fore the WVind, is brought clofe by the Wind. When a
Ship fails on a Wind, that is, on a Quarter-Wind, they
fay to the Steerf-man, Keep your L uf! Veer no more! Keep
her to! Touch the Wind! Have a care of the Lee-Latch ! All
which Words fignify much the fame thing, and bid the
Man at Helm to keep the Ship near the Wind.
Loef of a Ship, is that part of her aloft, which lies jufi
before the Chefs-Trees; and hence the Guns, which lie
here, are called her Loof-Pieces.
LOOKING-GLASS, a plain Glafs, Speculum, or
Mirror, which being impervious to the Light, refledts its
Rays, and fo exhibits the Images of Objecs placed be-
fore it.
The Theory of Looing-Glaf/es, and the Laws whereby
they give the Appearances of Bodies, fee under Mirror.
The Manner of grinding and preparing the Looking-Glaf-
Jes is as follows: A Plate ofGrafs is fixed to a hori-
zontal Table, and to another lefs Table is fixed an-
other Plate, over the hind Part of which is added a Box
loaded with Stones and other Weights. Over the firft
Plate is fprinkled fine Sand and Water in a fulficient
Quantii'y for the Grinding, and the fecond or lefs Plate is
laid on it, and thus worked this and that way, till each
has planed the others Surface.  As they begin to grow
fmoother, finer Sand is ufed, and at laff Powder of Smelt.
Being thus fit for polishing, a wooden Parallelopiped, lined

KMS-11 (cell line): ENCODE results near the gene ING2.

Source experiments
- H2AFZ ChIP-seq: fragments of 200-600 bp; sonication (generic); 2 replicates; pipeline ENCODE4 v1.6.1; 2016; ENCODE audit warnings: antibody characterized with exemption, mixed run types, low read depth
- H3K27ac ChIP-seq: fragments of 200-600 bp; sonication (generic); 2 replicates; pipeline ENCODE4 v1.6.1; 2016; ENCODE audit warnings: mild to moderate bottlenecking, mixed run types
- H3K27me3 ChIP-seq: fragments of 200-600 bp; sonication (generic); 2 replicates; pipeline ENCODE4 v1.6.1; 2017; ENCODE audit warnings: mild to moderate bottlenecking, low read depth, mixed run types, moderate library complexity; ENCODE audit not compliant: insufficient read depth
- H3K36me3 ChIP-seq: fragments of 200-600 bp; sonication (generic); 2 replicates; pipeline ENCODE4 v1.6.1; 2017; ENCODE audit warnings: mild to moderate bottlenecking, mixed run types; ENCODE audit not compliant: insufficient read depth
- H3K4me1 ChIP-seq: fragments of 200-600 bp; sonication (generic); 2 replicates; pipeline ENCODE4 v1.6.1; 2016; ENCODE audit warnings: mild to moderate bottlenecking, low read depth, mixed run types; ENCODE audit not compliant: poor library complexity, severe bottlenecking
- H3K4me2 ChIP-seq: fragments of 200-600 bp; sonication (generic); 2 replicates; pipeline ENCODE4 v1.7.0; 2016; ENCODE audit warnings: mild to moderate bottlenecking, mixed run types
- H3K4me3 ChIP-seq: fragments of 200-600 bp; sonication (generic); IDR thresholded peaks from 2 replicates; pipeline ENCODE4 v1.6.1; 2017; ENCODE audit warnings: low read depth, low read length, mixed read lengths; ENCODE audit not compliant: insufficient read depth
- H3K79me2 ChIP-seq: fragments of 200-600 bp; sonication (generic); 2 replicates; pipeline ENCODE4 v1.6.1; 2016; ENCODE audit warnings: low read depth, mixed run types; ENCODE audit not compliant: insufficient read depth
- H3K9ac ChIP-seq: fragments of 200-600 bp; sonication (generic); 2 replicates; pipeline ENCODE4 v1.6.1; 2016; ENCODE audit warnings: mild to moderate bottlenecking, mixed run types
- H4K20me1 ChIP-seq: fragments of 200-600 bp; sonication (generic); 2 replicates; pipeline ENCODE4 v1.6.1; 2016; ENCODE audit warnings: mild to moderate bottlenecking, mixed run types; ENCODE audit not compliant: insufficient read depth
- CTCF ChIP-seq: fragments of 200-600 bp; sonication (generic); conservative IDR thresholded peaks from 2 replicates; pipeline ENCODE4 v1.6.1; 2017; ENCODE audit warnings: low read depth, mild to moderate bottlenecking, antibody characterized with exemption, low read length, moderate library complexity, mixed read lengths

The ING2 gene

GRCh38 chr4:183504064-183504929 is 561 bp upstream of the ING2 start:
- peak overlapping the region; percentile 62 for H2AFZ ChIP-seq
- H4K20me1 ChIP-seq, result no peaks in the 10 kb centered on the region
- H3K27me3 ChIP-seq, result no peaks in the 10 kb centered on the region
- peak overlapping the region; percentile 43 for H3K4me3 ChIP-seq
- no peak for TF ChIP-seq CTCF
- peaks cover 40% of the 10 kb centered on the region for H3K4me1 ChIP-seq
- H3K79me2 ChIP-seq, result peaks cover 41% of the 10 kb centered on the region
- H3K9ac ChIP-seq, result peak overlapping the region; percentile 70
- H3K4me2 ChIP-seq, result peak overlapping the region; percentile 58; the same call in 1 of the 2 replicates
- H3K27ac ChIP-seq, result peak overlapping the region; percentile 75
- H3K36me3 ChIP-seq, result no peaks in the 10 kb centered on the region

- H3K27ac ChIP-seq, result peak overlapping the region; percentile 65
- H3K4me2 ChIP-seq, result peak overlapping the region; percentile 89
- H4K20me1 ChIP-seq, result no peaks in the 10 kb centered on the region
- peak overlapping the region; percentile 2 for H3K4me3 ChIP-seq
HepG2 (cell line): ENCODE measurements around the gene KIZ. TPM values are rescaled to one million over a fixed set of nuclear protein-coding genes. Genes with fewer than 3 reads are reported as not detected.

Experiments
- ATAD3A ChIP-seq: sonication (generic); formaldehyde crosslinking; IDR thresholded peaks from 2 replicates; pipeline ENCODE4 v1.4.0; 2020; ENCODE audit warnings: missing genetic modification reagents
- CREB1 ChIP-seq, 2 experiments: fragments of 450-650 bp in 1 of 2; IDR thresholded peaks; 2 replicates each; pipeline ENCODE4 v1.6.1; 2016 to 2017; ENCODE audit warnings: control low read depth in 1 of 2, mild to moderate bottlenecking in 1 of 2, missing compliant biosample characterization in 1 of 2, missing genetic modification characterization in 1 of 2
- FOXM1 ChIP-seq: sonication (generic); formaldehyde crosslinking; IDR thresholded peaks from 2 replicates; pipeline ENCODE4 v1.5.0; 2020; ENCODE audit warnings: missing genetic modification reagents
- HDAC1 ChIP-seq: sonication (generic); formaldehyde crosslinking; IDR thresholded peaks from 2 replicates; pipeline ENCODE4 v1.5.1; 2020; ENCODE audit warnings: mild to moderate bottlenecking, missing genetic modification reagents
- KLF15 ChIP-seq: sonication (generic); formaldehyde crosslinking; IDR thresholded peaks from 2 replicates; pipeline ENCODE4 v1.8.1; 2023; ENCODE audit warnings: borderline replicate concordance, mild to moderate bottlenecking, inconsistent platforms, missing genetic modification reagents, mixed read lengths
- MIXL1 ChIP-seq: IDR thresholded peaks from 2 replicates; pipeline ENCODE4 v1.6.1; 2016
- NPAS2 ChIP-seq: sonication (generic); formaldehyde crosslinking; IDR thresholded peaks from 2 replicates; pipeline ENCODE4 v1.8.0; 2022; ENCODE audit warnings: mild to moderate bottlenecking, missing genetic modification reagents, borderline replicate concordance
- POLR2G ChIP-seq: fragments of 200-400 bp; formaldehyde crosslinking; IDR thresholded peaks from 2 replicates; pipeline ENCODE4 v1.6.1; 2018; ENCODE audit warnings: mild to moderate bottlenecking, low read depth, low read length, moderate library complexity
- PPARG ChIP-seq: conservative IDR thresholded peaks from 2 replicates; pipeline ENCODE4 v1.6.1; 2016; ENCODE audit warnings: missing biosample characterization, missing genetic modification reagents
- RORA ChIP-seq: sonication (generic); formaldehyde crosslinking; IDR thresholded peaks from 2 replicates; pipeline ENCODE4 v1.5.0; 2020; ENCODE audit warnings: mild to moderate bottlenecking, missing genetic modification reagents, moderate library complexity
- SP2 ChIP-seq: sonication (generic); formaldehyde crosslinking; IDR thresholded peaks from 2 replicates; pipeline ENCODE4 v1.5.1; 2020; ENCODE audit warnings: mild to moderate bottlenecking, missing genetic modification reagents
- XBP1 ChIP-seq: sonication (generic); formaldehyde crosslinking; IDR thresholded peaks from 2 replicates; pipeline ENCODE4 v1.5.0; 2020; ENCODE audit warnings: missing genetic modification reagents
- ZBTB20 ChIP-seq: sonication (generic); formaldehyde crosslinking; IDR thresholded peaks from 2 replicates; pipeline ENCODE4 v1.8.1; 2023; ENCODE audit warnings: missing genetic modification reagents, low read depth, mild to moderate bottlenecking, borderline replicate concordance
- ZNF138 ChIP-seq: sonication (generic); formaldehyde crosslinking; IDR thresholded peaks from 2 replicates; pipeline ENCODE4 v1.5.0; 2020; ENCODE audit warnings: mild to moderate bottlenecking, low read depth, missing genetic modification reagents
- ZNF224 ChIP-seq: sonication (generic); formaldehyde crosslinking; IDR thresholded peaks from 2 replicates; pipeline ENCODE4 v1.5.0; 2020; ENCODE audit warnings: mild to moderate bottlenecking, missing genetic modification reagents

with Tripoli Earth, or burnt Tin, tempered with Water,
is laid on the Plate, and worked to and again, till the
;lafs have got a perfea Politure.
'Tis found extremely difficult to bring the Glafs to a
perfe& Plainnefa. Hevelius judges more Art required to
bring a Glafs toanexad Plane than to a Sphere. For po-
lilhing large Plates of Glafs, they have a Machine for
the purpofe.
The Plates being thus polilbed, a thin blotting Paper
is fpread on a Table, and fprinkled with fine Chalk ; and
this done, over the Paper is laid a thin Lamina, or Leaf
of Tin, on which is poured Mercury, which is to be equal.
ly difiributed over the Leaf, with a Hare's Foot or Cot-
ton. Over the Leaf is laid a clean Paper, and over that
7Z)                   LOR
the Glafs-Plate. With the left Hand the Glars-Plite is
preffed down, and with the right the Paper is gently
drawn out; which done, the Plate is covered with a
thickerPaper, and loaden with a greater Weight, that
the fuperfluous Mercury may be driven out, and the Tin
adhere more clofely to the Glafs. When it is dried, the
Weight is removed, and the Looking-GlaJs is compleat.
Some add an Ounce of Mercury to half an Ounce of
Marchafite, melted by the Fire ; and lef the Mercury
evaporate in Smoke, pour it into cold Water, and, when
cold, fqueeze it thro' a Cloth or Leather. Some alfu
add a Quarter of an Ounce of Lead and Tin to the Mar-
chafite, that the Glafs may dry the fooner,
LOOM, the Weaver's Frame; a Machine whereby fe-
veral diflincf Threads are wove into one Piece. Looms
are of various Struaures, accommodated to the various
Kinds of Materials to be wove, and the various Manners
of weaving them; 'viz. for Woollens, Silks, Linnens, Cot-
tons, Cloths of Gold; and other Works, as Tapeflry,
Ribbands, Stockings, &fc. Molt of which will be found
under their proper Heads.
LOOP-HOLES, in the Sea-Language, are Holtes made
in the Comings of the Hatches of Ships, and in their
Bulk-heads to fire Muskets thro in a clofe Fight. And
the fame are they in the Covert Defences of all Fortifi-
cations.
LORD, (from a Saxon Original, fignifying a Bread.